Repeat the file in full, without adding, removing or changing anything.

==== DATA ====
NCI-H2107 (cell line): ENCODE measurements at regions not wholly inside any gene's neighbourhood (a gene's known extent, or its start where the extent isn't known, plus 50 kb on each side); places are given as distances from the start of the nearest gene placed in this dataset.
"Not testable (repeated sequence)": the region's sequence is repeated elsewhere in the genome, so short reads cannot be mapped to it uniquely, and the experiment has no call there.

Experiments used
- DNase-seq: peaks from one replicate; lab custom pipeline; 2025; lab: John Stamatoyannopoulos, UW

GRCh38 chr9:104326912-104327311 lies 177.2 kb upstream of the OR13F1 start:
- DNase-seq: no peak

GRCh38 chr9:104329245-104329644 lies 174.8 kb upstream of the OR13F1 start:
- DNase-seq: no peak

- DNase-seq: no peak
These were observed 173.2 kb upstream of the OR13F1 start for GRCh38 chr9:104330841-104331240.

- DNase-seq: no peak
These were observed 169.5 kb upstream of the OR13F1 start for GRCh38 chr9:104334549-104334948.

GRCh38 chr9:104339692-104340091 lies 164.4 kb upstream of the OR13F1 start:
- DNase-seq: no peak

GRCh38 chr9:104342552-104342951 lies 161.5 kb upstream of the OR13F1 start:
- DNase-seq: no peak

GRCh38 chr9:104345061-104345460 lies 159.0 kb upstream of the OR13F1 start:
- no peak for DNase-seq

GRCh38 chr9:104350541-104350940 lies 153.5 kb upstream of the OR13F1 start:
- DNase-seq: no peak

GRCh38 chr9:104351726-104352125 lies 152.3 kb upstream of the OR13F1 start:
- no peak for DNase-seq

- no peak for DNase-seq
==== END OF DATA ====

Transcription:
NCI-H2107 (cell line): ENCODE measurements at regions not wholly inside any gene's neighbourhood (a gene's known extent, or its start where the extent isn't known, plus 50 kb on each side); places are given as distances from the start of the nearest gene placed in this dataset.
"Not testable (repeated sequence)": the region's sequence is repeated elsewhere in the genome, so short reads cannot be mapped to it uniquely, and the experiment has no call there.

Experiments used
- DNase-seq: peaks from one replicate; lab custom pipeline; 2025; lab: John Stamatoyannopoulos, UW

GRCh38 chr9:104326912-104327311 lies 177.2 kb upstream of the OR13F1 start:
- DNase-seq: no peak

GRCh38 chr9:104329245-104329644 lies 174.8 kb upstream of the OR13F1 start:
- DNase-seq: no peak

- DNase-seq: no peak
These were observed 173.2 kb upstream of the OR13F1 start for GRCh38 chr9:104330841-104331240.

- DNase-seq: no peak
These were observed 169.5 kb upstream of the OR13F1 start for GRCh38 chr9:104334549-104334948.

GRCh38 chr9:104339692-104340091 lies 164.4 kb upstream of the OR13F1 start:
- DNase-seq: no peak

GRCh38 chr9:104342552-104342951 lies 161.5 kb upstream of the OR13F1 start:
- DNase-seq: no peak

GRCh38 chr9:104345061-104345460 lies 159.0 kb upstream of the OR13F1 start:
- no peak for DNase-seq

GRCh38 chr9:104350541-104350940 lies 153.5 kb upstream of the OR13F1 start:
- DNase-seq: no peak

GRCh38 chr9:104351726-104352125 lies 152.3 kb upstream of the OR13F1 start:
- no peak for DNase-seq

- no peak for DNase-seq